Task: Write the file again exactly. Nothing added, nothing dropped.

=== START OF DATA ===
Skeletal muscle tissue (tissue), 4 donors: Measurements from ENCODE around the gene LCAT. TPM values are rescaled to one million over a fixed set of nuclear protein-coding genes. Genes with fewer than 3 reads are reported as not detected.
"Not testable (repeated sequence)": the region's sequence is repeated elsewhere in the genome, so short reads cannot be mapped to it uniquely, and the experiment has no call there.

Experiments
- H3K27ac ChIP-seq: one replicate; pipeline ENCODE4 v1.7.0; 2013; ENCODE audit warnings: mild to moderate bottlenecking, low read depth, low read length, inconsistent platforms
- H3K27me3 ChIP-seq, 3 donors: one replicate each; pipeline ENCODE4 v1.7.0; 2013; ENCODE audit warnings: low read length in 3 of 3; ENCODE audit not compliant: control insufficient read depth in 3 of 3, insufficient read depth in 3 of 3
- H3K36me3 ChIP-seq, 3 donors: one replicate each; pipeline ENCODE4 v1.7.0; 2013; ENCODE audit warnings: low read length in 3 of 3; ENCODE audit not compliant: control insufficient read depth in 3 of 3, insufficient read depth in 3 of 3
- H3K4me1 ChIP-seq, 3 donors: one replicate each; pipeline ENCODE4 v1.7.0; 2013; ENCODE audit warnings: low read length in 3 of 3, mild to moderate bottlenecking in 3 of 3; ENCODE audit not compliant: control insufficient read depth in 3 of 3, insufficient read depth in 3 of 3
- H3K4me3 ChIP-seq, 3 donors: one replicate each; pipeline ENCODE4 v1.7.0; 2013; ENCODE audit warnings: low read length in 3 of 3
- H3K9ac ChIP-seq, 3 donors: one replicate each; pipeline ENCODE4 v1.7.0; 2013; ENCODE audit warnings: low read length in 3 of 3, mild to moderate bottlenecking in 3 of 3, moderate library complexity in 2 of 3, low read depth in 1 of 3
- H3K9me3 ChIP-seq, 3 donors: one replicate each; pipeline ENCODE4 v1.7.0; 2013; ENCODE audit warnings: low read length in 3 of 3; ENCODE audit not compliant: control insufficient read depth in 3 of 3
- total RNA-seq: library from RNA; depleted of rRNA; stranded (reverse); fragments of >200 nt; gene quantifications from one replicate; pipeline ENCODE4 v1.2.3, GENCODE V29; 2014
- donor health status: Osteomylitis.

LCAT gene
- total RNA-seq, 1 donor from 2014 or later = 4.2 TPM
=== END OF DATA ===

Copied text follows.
Skeletal muscle tissue (tissue), 4 donors: Measurements from ENCODE around the gene LCAT. TPM values are rescaled to one million over a fixed set of nuclear protein-coding genes. Genes with fewer than 3 reads are reported as not detected.
"Not testable (repeated sequence)": the region's sequence is repeated elsewhere in the genome, so short reads cannot be mapped to it uniquely, and the experiment has no call there.

Experiments
- H3K27ac ChIP-seq: one replicate; pipeline ENCODE4 v1.7.0; 2013; ENCODE audit warnings: mild to moderate bottlenecking, low read depth, low read length, inconsistent platforms
- H3K27me3 ChIP-seq, 3 donors: one replicate each; pipeline ENCODE4 v1.7.0; 2013; ENCODE audit warnings: low read length in 3 of 3; ENCODE audit not compliant: control insufficient read depth in 3 of 3, insufficient read depth in 3 of 3
- H3K36me3 ChIP-seq, 3 donors: one replicate each; pipeline ENCODE4 v1.7.0; 2013; ENCODE audit warnings: low read length in 3 of 3; ENCODE audit not compliant: control insufficient read depth in 3 of 3, insufficient read depth in 3 of 3
- H3K4me1 ChIP-seq, 3 donors: one replicate each; pipeline ENCODE4 v1.7.0; 2013; ENCODE audit warnings: low read length in 3 of 3, mild to moderate bottlenecking in 3 of 3; ENCODE audit not compliant: control insufficient read depth in 3 of 3, insufficient read depth in 3 of 3
- H3K4me3 ChIP-seq, 3 donors: one replicate each; pipeline ENCODE4 v1.7.0; 2013; ENCODE audit warnings: low read length in 3 of 3
- H3K9ac ChIP-seq, 3 donors: one replicate each; pipeline ENCODE4 v1.7.0; 2013; ENCODE audit warnings: low read length in 3 of 3, mild to moderate bottlenecking in 3 of 3, moderate library complexity in 2 of 3, low read depth in 1 of 3
- H3K9me3 ChIP-seq, 3 donors: one replicate each; pipeline ENCODE4 v1.7.0; 2013; ENCODE audit warnings: low read length in 3 of 3; ENCODE audit not compliant: control insufficient read depth in 3 of 3
- total RNA-seq: library from RNA; depleted of rRNA; stranded (reverse); fragments of >200 nt; gene quantifications from one replicate; pipeline ENCODE4 v1.2.3, GENCODE V29; 2014
- donor health status: Osteomylitis.

LCAT gene
- total RNA-seq, 1 donor from 2014 or later = 4.2 TPM